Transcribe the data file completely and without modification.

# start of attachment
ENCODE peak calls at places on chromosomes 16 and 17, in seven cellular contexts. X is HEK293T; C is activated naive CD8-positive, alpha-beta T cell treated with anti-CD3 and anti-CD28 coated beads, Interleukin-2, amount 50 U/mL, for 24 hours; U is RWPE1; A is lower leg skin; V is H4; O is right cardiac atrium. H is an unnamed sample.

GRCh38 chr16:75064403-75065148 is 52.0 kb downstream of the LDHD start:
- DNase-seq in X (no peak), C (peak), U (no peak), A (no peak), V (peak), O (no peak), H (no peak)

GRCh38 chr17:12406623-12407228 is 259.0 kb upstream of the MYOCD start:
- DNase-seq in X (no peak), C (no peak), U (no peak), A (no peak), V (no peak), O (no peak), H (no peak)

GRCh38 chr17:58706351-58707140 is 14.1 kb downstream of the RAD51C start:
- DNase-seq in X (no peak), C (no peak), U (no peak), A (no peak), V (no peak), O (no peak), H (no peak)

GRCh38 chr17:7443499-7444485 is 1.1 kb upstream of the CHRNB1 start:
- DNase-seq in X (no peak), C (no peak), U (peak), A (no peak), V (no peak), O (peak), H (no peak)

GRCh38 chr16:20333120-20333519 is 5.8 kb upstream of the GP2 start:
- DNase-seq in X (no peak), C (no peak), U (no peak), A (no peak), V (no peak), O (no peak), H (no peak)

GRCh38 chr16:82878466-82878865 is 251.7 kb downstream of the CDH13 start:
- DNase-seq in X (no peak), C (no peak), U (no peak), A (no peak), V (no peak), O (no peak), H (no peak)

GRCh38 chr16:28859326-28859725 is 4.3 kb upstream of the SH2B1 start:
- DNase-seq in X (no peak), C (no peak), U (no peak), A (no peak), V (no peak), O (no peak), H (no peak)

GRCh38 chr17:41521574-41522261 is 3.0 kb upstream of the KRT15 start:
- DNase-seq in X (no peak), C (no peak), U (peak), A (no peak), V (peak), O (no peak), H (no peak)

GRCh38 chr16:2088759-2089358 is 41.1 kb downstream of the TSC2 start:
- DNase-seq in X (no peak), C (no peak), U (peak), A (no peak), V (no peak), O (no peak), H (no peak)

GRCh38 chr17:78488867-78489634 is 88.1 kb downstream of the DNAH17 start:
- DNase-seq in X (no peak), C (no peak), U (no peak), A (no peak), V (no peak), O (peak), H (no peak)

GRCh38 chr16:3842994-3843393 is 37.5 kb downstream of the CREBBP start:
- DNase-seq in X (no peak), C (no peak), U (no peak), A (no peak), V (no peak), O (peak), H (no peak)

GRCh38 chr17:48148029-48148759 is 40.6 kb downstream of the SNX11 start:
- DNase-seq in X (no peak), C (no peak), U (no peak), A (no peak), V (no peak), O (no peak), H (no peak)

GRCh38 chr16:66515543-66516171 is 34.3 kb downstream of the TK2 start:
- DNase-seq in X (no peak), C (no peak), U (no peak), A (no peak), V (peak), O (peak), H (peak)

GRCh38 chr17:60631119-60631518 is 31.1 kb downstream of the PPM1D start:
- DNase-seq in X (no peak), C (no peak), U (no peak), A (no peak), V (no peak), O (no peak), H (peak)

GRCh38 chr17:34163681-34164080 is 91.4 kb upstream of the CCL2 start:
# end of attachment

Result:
ENCODE peak calls at places on chromosomes 16 and 17, in seven cellular contexts. X is HEK293T; C is activated naive CD8-positive, alpha-beta T cell treated with anti-CD3 and anti-CD28 coated beads, Interleukin-2, amount 50 U/mL, for 24 hours; U is RWPE1; A is lower leg skin; V is H4; O is right cardiac atrium. H is an unnamed sample.

GRCh38 chr16:75064403-75065148 is 52.0 kb downstream of the LDHD start:
- DNase-seq in X (no peak), C (peak), U (no peak), A (no peak), V (peak), O (no peak), H (no peak)

GRCh38 chr17:12406623-12407228 is 259.0 kb upstream of the MYOCD start:
- DNase-seq in X (no peak), C (no peak), U (no peak), A (no peak), V (no peak), O (no peak), H (no peak)

GRCh38 chr17:58706351-58707140 is 14.1 kb downstream of the RAD51C start:
- DNase-seq in X (no peak), C (no peak), U (no peak), A (no peak), V (no peak), O (no peak), H (no peak)

GRCh38 chr17:7443499-7444485 is 1.1 kb upstream of the CHRNB1 start:
- DNase-seq in X (no peak), C (no peak), U (peak), A (no peak), V (no peak), O (peak), H (no peak)

GRCh38 chr16:20333120-20333519 is 5.8 kb upstream of the GP2 start:
- DNase-seq in X (no peak), C (no peak), U (no peak), A (no peak), V (no peak), O (no peak), H (no peak)

GRCh38 chr16:82878466-82878865 is 251.7 kb downstream of the CDH13 start:
- DNase-seq in X (no peak), C (no peak), U (no peak), A (no peak), V (no peak), O (no peak), H (no peak)

GRCh38 chr16:28859326-28859725 is 4.3 kb upstream of the SH2B1 start:
- DNase-seq in X (no peak), C (no peak), U (no peak), A (no peak), V (no peak), O (no peak), H (no peak)

GRCh38 chr17:41521574-41522261 is 3.0 kb upstream of the KRT15 start:
- DNase-seq in X (no peak), C (no peak), U (peak), A (no peak), V (peak), O (no peak), H (no peak)

GRCh38 chr16:2088759-2089358 is 41.1 kb downstream of the TSC2 start:
- DNase-seq in X (no peak), C (no peak), U (peak), A (no peak), V (no peak), O (no peak), H (no peak)

GRCh38 chr17:78488867-78489634 is 88.1 kb downstream of the DNAH17 start:
- DNase-seq in X (no peak), C (no peak), U (no peak), A (no peak), V (no peak), O (peak), H (no peak)

GRCh38 chr16:3842994-3843393 is 37.5 kb downstream of the CREBBP start:
- DNase-seq in X (no peak), C (no peak), U (no peak), A (no peak), V (no peak), O (peak), H (no peak)

GRCh38 chr17:48148029-48148759 is 40.6 kb downstream of the SNX11 start:
- DNase-seq in X (no peak), C (no peak), U (no peak), A (no peak), V (no peak), O (no peak), H (no peak)

GRCh38 chr16:66515543-66516171 is 34.3 kb downstream of the TK2 start:
- DNase-seq in X (no peak), C (no peak), U (no peak), A (no peak), V (peak), O (peak), H (peak)

GRCh38 chr17:60631119-60631518 is 31.1 kb downstream of the PPM1D start:
- DNase-seq in X (no peak), C (no peak), U (no peak), A (no peak), V (no peak), O (no peak), H (peak)

GRCh38 chr17:34163681-34164080 is 91.4 kb upstream of the CCL2 start: